Diary of Unknown Symptoms

Mystery of the Internal Vibration

Entry for January 14, 2007

Potassium is found mostly in leafy green vegetables which I don’t eat, destroyed by sugar which I used to have a lot of and has a very important relationship with magnesium. Why didn’t I look at this before? Actually, I did try taking potassium for a while at about 300 mg a day but I didn’t notice any difference so I’ll start taking it at a higher dose. Today I’ll add three doses of 200 mg.

Potassium is a very significant body mineral, important to both cellular and electrical function. It is one of the main blood minerals called “electrolytes” (the others are sodium and chloride), which means it carries a tiny electrical charge (potential). Potassium is the primary positive ion (cation) found within the cells, where 98 percent of the 120 grams of potassium in the body is found. The blood serum contains about 4-5 mg. (per 100 ml.) of the total potassium; the red blood cells contain 420 mg., which is why a red-blood-cell level is a better indication of an individual’s potassium status than the commonly used serum level.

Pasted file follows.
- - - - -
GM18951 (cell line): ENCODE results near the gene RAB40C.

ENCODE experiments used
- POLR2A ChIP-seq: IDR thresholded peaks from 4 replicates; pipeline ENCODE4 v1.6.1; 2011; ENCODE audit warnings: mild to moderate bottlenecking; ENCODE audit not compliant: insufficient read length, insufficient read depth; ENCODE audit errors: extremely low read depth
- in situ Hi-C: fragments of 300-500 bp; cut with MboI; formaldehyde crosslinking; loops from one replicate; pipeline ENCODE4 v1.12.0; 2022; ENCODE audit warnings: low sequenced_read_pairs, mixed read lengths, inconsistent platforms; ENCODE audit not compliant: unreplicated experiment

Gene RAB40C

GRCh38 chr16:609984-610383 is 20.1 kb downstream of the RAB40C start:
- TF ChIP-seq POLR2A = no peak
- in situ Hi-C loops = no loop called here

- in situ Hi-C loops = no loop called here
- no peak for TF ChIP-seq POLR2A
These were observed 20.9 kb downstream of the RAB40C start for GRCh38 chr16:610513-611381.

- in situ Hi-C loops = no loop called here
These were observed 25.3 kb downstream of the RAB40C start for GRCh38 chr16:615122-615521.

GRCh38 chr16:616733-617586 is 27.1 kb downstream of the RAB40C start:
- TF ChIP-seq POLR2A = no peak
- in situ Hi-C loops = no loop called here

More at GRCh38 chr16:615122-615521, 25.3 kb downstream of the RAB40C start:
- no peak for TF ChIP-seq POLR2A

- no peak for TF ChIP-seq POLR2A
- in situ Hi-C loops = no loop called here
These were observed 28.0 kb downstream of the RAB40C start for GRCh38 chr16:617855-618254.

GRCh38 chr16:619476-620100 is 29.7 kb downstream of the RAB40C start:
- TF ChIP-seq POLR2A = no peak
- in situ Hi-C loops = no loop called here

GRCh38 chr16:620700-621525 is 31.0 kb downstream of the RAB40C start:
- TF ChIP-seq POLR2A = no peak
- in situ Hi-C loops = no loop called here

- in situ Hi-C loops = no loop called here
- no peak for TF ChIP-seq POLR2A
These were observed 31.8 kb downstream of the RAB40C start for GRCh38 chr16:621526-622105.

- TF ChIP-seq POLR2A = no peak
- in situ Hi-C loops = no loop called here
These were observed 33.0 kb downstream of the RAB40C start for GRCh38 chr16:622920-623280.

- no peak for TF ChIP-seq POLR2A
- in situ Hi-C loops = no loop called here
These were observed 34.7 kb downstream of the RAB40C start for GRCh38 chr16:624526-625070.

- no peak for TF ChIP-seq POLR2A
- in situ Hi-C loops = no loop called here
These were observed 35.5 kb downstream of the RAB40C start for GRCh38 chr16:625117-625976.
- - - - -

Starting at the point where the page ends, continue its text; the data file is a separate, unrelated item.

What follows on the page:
Magnesium helps maintain the potassium in the cells, but the sodium and potassium balance is as finely tuned as those of calcium and phosphorus or calcium and magnesium. Research has found that a high-sodium diet with low potassium intake influences vascular volume and tends to elevate the blood pressure. Then doctors may prescribe diuretics that can cause even more potassium loss, aggravating the underlying problems. The appropriate course is to shift to natural, potassium foods and away from high-salt foods, lose weight if needed, and follow an exercise program to improve cardiovascular tone and physical stamina. The natural diet high in fruits, vegetables, and whole grains is rich in potassium and low in sodium, helping to maintain normal blood pressure and sometimes lowering elevated blood pressure. The body contains more potassium than sodium, about nine ounces to four, but the American diet, with its reliance on fast foods, packaged convenience foods, chips, and salt has become high in sodium (salt). Because the body’s biochemical functions are based on the components found in a natural diet, special mechanisms conserve sodium, while potassium is conserved somewhat less.